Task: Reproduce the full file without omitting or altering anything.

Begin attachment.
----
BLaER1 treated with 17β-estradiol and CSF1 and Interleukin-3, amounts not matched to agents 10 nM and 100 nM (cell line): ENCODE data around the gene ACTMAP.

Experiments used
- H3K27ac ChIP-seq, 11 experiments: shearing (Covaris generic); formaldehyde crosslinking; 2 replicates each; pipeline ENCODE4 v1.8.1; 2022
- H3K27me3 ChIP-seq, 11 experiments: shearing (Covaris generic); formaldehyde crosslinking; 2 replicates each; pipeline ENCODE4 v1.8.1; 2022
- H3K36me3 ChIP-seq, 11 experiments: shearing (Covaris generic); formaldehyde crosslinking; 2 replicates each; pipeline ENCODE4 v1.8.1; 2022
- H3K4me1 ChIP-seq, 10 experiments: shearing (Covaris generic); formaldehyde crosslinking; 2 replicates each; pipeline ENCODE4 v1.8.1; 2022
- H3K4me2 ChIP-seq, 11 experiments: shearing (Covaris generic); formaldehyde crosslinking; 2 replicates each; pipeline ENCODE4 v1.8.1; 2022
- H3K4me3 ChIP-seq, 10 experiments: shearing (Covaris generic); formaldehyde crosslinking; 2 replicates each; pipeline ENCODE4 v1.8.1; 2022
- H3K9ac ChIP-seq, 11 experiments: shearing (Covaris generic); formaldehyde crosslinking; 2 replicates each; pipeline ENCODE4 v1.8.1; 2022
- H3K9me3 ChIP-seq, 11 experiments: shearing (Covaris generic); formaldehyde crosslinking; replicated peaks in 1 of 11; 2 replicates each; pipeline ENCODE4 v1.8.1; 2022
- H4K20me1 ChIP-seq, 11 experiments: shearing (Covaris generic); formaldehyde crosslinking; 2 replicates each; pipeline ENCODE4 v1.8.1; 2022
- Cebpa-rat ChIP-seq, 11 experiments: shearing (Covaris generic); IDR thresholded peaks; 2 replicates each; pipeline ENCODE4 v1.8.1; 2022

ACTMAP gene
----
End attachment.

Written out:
BLaER1 treated with 17β-estradiol and CSF1 and Interleukin-3, amounts not matched to agents 10 nM and 100 nM (cell line): ENCODE data around the gene ACTMAP.

Experiments used
- H3K27ac ChIP-seq, 11 experiments: shearing (Covaris generic); formaldehyde crosslinking; 2 replicates each; pipeline ENCODE4 v1.8.1; 2022
- H3K27me3 ChIP-seq, 11 experiments: shearing (Covaris generic); formaldehyde crosslinking; 2 replicates each; pipeline ENCODE4 v1.8.1; 2022
- H3K36me3 ChIP-seq, 11 experiments: shearing (Covaris generic); formaldehyde crosslinking; 2 replicates each; pipeline ENCODE4 v1.8.1; 2022
- H3K4me1 ChIP-seq, 10 experiments: shearing (Covaris generic); formaldehyde crosslinking; 2 replicates each; pipeline ENCODE4 v1.8.1; 2022
- H3K4me2 ChIP-seq, 11 experiments: shearing (Covaris generic); formaldehyde crosslinking; 2 replicates each; pipeline ENCODE4 v1.8.1; 2022
- H3K4me3 ChIP-seq, 10 experiments: shearing (Covaris generic); formaldehyde crosslinking; 2 replicates each; pipeline ENCODE4 v1.8.1; 2022
- H3K9ac ChIP-seq, 11 experiments: shearing (Covaris generic); formaldehyde crosslinking; 2 replicates each; pipeline ENCODE4 v1.8.1; 2022
- H3K9me3 ChIP-seq, 11 experiments: shearing (Covaris generic); formaldehyde crosslinking; replicated peaks in 1 of 11; 2 replicates each; pipeline ENCODE4 v1.8.1; 2022
- H4K20me1 ChIP-seq, 11 experiments: shearing (Covaris generic); formaldehyde crosslinking; 2 replicates each; pipeline ENCODE4 v1.8.1; 2022
- Cebpa-rat ChIP-seq, 11 experiments: shearing (Covaris generic); IDR thresholded peaks; 2 replicates each; pipeline ENCODE4 v1.8.1; 2022

ACTMAP gene